As announced on Outpost Gallifrey today, the BBC has confirmed that on April 15th, the legendary British Sci-Fi series will return with â€śNew Earth,â€ť the first episode of Series 2 and the first one-hour adventure since â€śThe Christmas Invasionâ€ť last December. After the long wait between episodes, the question still needs to be asked: Can David Tennantâ€™s Doctor take center stage?
In the very first season in 1963, The Doctor (then played by William Hartnell) was more of a background character whose companions were at the forefront of the action while the Doctor figured a way out of the situation given in an episode. Later on, the producers of the series found a way to manage the characters so that both would be allowed ample screen time. Series 1 felt more like a return to those early years, which is fine, but not for every episode.
When Tennant took over the role from Christopher Eccelston (who played the Doctor for Series 1) in â€śThe Parting Of The Ways,â€ť it finally seemed like an actor had stepped in with enthusiasm and interest in the character. As luck would have it, we got our chance a few months before Christmas with the mini-segment â€śChildren-In-Needâ€ť special. Now with this excitement and joy with a new Doctor at hand, we had to deal with whether the result was worth it. For the CID special, I didnâ€™t feel it.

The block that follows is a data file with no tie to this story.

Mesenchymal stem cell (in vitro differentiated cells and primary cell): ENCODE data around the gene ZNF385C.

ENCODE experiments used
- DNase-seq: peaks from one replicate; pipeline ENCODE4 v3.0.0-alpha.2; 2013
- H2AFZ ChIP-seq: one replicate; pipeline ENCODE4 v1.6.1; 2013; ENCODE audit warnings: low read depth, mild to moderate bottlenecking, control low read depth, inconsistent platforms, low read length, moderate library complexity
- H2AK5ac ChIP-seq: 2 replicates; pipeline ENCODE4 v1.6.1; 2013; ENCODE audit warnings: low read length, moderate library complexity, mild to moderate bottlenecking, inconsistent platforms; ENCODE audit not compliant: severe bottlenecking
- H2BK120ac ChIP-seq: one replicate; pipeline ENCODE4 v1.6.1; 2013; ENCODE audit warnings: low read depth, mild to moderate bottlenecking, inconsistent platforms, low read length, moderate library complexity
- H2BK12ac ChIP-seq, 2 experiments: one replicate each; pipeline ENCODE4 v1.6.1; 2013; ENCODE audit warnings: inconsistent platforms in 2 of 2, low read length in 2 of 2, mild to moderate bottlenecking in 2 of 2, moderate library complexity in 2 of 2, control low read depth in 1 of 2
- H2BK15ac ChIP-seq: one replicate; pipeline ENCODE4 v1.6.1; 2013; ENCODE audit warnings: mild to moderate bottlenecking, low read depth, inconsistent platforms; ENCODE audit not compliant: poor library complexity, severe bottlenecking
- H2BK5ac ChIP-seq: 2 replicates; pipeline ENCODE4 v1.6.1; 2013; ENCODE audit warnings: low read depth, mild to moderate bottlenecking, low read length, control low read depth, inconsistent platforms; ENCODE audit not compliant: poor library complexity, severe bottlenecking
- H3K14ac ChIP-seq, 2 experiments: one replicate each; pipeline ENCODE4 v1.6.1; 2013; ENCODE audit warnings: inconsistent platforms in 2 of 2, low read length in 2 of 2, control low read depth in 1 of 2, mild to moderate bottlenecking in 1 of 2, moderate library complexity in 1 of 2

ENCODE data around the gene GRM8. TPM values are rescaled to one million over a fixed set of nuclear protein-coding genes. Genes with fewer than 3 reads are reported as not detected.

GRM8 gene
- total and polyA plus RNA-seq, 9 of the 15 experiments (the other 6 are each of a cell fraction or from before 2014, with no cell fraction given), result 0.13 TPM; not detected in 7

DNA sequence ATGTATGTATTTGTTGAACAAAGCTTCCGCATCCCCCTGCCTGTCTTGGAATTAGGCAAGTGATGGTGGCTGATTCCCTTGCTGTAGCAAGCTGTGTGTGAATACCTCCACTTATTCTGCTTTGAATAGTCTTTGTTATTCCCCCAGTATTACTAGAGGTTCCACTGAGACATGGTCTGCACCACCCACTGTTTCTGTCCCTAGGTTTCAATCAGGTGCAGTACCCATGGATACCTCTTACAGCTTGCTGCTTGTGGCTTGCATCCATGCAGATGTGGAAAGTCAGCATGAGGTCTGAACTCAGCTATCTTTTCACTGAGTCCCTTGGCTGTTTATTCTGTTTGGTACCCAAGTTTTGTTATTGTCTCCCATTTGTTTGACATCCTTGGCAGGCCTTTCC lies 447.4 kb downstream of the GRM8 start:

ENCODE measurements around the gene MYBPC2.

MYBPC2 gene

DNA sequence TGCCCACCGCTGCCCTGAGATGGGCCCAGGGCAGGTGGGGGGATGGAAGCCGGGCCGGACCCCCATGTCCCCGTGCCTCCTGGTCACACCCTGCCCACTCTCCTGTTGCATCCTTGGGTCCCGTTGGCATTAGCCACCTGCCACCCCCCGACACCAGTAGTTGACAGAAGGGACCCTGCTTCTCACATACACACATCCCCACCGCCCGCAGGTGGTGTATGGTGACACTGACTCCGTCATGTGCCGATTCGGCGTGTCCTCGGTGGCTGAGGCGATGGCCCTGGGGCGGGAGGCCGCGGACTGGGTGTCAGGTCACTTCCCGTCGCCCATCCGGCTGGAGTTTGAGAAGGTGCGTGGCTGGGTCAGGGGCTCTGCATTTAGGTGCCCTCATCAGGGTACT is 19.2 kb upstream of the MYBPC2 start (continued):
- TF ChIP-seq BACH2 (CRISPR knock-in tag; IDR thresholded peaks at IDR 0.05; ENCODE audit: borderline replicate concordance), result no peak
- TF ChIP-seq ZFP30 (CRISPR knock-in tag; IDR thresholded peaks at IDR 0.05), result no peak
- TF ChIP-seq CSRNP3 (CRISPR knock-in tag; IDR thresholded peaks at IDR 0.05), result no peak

Fans who love the series will remember that in 1984, Peter Davidson handed the role over to Colin Baker in a controversial change of tone for the character of the Doctor. Instead of being a character who was interested in people and science, he seemed to turn into a person who saw more perfection in science, and was more irritated with people. This was more a matter of behind-the-scenes meddling than a concern with Colin himself. Unfortunately, by 1986, after the â€śTrial of a Timelordâ€ť season, he was sacked — it seemed the writers decided to run that for Tennantâ€™s first few minutes.